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B.E.S.T. Visual Art Series – The Photography of Lance Lewin
November 30, 2017 @ 10:00 am - 5:00 pm
An event every day that begins at 10:00am, repeating until December 14, 2017
Introducing Photographer Lance A. Lewin
Lance A. Lewin skills and visual perspectives come from a richly filled combination of studying the pioneers of photography in the mid to late 19th Century (like Julia Margaret Cameron and the partnership of David Hill & Robert Adamson, and Eugene Atget, for three examples) and masters of the 20th century, (including Alfred Stieglitz, Man Ray, Ansel Adams, August Sander and many more). Just as important, Lewin enjoys learning how to use light and composition from painters like Johannes Vermeer, Claude Monet, for example. Most important to Lewin is learning how these pioneers of visual art “see” in pursuit of developing his own perspectives: avoiding visual clichés, Lewin works hard to present new and sometimes unexpected perspectives of otherwise well-known landscapes. Though Lewin’s work is not deemed as “Straight Photography”, it is his intentions to present a canvas that evokes a sense of space and authenticity, whether viewing Lewin’s landscape, or alternatively, abstract compositions.
The art of “seeing” is based on what Lewin refers to as the process of visualization: it lies in our ability to slow down, step back and retrace steps. Turning to, and elaborating on the old trope, “Stop and smell the roses”, being cognizant of our surroundings by slowing down to experience the sensations that infiltrate our space we normally don’t notice in our hurried pace. Experiencing more of the environment by opening all our senses: to see, hear, smell, and taste a wider sampling, stoop low and see what the insects see, or pull back and glee at the grandeur of a majestic landscape. Though the fundamentals of this process is to inspire engaging compositions from artists’, it can also intensely enhance our involvement in the “now”. Fully experiencing the event in our present space and time is the essence of life. Capturing these moments as a photographic image is only a tool to help us in recall, and as such, should only serve as a supplemental to, and not a replacement for experiencing life in the present.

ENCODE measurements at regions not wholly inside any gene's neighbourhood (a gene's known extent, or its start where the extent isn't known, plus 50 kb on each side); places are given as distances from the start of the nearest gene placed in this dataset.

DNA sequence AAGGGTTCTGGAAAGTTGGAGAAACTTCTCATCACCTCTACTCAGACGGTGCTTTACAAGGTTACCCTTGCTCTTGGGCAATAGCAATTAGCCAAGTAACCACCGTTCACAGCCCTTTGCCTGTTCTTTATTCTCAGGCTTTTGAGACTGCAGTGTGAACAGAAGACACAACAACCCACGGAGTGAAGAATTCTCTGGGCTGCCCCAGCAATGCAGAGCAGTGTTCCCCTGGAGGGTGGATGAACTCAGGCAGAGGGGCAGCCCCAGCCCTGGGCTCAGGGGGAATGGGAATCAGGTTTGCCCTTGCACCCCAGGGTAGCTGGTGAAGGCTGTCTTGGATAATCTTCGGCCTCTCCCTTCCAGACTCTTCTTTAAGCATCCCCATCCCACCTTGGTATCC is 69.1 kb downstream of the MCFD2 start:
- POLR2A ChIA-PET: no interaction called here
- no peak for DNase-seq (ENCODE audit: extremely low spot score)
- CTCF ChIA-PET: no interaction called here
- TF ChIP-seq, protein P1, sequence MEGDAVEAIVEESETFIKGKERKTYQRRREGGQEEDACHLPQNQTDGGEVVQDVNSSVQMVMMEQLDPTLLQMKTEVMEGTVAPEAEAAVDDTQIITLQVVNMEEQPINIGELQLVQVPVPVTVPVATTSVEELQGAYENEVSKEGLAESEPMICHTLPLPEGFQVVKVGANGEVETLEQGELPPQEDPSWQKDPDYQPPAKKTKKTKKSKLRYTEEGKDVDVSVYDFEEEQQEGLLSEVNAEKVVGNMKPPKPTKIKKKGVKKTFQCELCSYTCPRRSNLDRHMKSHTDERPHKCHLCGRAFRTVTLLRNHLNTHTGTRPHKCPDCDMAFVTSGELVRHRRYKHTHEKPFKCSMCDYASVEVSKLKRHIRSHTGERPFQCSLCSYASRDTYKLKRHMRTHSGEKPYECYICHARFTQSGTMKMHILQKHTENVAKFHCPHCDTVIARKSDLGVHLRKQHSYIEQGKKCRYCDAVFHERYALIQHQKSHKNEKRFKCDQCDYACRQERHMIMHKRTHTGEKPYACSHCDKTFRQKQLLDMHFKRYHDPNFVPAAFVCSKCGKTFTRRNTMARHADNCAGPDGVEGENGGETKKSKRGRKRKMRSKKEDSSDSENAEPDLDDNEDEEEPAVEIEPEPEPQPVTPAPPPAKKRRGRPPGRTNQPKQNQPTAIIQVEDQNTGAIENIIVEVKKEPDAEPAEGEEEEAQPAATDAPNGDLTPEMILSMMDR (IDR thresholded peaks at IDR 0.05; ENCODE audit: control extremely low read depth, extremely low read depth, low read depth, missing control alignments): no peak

Lance A. Lewin – 2017